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Disability Concerns believes that everyone should have the opportunity to participate, contribute and belong to our community. This is an overview of our theological perspective as a ministry. This information is from our book: The Inclusion Handbook.

What we Affirm as the Disability Concerns Ministry

An estimated one in five North Americans has a disability, demonstrating that disabilities are a natural part of life and can be acquired at any time. Whether physical, mental, intellectual, or sensory, many of the worst barriers faced by people with an impairment result from attitudes and environments that we create and could change, rather from the functional limitation itself. Such attitudes and environments exclude people from church.

We believe that everyone should have the opportunity to participate, contribute, and belong to our community. We also believe that people with disabilities positively affect and enhance human diversity and community life. Therefore, in keeping with biblical teachings, with our theological beliefs, and with decisions of our denomination regarding people with disabilities, we, as the Disability Concerns Ministry, encourage you to affirm the following as a church community:

1. We value people with disabilities as created in the image of God, as partners to the covenant, and as co-laborers in the kingdom of God.

2. We consider all people—with disabilities and without—to have gifts from the Holy Spirit, and we encourage everyone to enrich congregational life by practicing their faith and using their gifts in ministries of discipleship, leadership, and mission.

3. We will endeavor to integrate people with disabilities into all ministries and activities of the church. This includes worship, education, small groups, outreach, activities, etc.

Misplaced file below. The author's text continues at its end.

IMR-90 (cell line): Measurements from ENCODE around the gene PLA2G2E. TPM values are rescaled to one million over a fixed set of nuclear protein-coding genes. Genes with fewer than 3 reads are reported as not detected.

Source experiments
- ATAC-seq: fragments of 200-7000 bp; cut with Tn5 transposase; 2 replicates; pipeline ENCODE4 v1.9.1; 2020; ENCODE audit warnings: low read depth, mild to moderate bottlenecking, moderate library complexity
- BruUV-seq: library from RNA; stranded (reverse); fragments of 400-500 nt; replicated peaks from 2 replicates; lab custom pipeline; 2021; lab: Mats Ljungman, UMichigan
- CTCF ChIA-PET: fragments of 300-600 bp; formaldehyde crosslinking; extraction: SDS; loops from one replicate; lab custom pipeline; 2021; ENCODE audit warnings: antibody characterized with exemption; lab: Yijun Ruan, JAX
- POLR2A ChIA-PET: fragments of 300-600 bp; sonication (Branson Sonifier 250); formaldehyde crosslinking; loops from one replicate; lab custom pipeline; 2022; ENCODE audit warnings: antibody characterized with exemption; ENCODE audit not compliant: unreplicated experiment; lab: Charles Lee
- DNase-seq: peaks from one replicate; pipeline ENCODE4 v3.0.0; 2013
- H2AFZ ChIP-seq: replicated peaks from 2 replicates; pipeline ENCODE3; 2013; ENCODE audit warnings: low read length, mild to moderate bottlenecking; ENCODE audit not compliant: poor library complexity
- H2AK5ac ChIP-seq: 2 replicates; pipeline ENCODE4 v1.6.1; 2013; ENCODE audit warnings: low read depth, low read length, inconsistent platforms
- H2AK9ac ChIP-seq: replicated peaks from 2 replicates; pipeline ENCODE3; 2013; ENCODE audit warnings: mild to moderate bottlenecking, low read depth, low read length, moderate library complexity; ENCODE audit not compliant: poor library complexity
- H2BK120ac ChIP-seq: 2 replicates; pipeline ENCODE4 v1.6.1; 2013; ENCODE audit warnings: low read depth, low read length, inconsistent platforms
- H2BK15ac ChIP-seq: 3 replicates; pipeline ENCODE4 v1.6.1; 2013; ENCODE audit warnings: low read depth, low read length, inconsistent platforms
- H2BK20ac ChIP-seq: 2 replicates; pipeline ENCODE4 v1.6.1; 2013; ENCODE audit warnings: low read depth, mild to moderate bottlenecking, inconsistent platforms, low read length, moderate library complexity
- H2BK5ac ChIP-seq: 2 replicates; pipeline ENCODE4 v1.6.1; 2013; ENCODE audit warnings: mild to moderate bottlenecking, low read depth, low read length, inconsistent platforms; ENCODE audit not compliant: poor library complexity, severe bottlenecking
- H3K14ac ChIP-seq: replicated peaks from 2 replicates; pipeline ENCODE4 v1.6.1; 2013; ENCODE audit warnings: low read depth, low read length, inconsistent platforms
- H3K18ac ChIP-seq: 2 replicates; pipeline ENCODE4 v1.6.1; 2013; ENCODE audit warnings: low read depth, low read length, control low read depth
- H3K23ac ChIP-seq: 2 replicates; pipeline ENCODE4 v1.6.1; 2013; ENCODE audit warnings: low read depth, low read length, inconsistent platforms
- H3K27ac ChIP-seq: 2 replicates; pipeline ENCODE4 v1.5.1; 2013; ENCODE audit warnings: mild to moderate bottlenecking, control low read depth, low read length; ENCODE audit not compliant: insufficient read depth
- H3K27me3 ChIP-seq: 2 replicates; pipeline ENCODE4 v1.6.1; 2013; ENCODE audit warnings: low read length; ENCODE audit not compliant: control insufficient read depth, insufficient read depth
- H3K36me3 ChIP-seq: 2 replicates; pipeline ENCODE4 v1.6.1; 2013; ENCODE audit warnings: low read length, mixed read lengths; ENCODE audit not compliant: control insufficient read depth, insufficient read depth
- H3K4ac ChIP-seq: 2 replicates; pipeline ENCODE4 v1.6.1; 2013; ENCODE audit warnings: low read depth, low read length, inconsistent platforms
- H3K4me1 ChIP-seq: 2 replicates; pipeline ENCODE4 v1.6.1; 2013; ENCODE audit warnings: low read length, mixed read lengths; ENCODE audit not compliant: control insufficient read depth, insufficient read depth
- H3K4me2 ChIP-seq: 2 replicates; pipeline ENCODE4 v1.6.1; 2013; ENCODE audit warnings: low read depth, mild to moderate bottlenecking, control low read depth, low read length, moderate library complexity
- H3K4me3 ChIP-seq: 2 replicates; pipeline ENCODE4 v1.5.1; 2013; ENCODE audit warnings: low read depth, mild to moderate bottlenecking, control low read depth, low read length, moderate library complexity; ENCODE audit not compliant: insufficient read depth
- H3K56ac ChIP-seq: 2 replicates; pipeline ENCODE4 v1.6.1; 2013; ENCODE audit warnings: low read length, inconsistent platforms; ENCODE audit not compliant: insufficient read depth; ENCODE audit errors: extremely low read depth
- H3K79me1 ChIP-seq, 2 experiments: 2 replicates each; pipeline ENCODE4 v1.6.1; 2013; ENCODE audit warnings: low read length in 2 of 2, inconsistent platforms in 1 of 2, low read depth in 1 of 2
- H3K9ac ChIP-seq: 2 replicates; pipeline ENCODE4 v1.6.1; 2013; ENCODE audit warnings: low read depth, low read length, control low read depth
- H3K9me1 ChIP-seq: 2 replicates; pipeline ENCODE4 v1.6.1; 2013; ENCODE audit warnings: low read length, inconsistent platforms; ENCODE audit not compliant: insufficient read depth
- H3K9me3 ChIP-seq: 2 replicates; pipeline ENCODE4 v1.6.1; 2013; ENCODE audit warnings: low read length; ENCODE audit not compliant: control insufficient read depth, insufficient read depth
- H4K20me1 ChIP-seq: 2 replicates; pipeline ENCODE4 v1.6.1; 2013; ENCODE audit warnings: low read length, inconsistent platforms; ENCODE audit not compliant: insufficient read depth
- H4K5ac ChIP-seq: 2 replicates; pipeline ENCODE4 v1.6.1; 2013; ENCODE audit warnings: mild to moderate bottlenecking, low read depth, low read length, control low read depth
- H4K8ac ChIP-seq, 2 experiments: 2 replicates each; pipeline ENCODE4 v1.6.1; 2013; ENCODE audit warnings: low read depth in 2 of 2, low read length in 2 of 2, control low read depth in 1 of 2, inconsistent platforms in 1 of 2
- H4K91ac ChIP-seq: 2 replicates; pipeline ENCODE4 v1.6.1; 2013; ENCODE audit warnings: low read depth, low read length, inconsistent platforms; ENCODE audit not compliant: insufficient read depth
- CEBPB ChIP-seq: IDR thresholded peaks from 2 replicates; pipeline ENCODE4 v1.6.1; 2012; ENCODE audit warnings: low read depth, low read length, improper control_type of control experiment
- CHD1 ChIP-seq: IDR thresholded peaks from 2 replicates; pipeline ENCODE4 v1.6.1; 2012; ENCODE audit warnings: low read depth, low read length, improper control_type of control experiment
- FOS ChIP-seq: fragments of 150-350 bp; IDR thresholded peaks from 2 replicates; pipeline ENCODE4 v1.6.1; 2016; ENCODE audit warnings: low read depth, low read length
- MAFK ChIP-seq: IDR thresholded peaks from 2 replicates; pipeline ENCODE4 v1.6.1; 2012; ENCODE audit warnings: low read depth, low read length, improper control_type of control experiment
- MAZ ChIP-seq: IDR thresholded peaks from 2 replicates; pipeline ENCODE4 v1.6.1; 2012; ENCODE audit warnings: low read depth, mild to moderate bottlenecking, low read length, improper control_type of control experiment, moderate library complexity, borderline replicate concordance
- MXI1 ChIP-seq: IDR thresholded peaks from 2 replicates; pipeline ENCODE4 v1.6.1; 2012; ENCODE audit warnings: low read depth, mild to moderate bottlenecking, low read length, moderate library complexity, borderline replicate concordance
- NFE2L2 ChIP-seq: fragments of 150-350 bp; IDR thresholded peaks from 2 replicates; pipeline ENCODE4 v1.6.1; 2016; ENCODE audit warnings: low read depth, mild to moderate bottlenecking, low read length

4. We will seek to name, understand, and attend to the special spiritual, physical, and psychological needs of those of us affected by disabilities, including caregivers, and will offer training to respond appropriately to disability issues and to raise awareness in our congregation.

5. We will modify any policy, practice, procedure, or architecture that tends to exclude those of us with disabilities from any aspect of congregational life, and we will accomplish this through ample discussion with all parties involved.

Key Verses that support the work of our  Ministry:

Since all people are created in the image of God, all have intrinsic value that is based on who they are, not on what they can do. “Then God said, ‘Let us make humankind in our image…’” (Genesis 1:26).

The body of Christ, the church, has many parts but is ONE; therefore, each member of Christ’s body (each person) is essential for a healthy church. “The body is a unit, though it is made up of many parts; and though all its parts are many, they form one body. So it is with Christ…those parts of the body that seem to be weaker are indispensable” (1 Corinthians 12:12, 22).

All believers are called by God; therefore, each believer has a mission to fulfill that has been given by God. “For we are what [God] has made us, created in Jesus Christ for good works, which God prepared beforehand to be our way of life” (Ephesians 2:10).

All believers have spiritual gifts; therefore, each believer receives from God the gifts needed to accomplish this mission. “Now there are varieties of gifts but the same Spirit” (1 Corinthians 12:4).

All believers are invited to participate in God’s work; therefore, every member of Christ’s body fulfills an essential and unique function in the body. “To each is given the manifestation of the Spirit for the common good…” (Corinthians 12:7).

In healthy churches, everybody belongs. “Above all, love each other deeply, because love covers over a multitude of sins. Offer hospitality to one another without grumbling” (1 Peter 4:8-9).

In healthy churches, everybody serves. “Each one should use whatever gift he has received to serve others, faithfully administering God’s grace in its various forms” (1 Peter 4:10).

A Positive Shift in Our Approach to Disabilities

A person-first emphasis is more than political correctness. It recognizes that since all people are made in God’s image, we should honor their humanity and not define them by what they cannot do.  (Ex. of Person-first language: “person with a disability” “a person who is blind”)

In welcoming people with disabilities — sometimes considered “strangers” in our midst — the church’s motive should not be to “fix,” heal, or make them become like everyone else. In fact, welcoming the stranger is likely to make some feel ill at ease, calling for a hospitality marked by respectful negotiation that honors the person’s particular needs without making a public display.